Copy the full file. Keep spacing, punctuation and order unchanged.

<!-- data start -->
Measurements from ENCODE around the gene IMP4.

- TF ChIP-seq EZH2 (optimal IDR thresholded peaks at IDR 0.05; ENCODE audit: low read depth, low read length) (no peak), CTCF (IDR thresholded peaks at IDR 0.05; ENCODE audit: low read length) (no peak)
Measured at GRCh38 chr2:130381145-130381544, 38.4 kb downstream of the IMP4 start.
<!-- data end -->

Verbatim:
Measurements from ENCODE around the gene IMP4.

- TF ChIP-seq EZH2 (optimal IDR thresholded peaks at IDR 0.05; ENCODE audit: low read depth, low read length) (no peak), CTCF (IDR thresholded peaks at IDR 0.05; ENCODE audit: low read length) (no peak)
Measured at GRCh38 chr2:130381145-130381544, 38.4 kb downstream of the IMP4 start.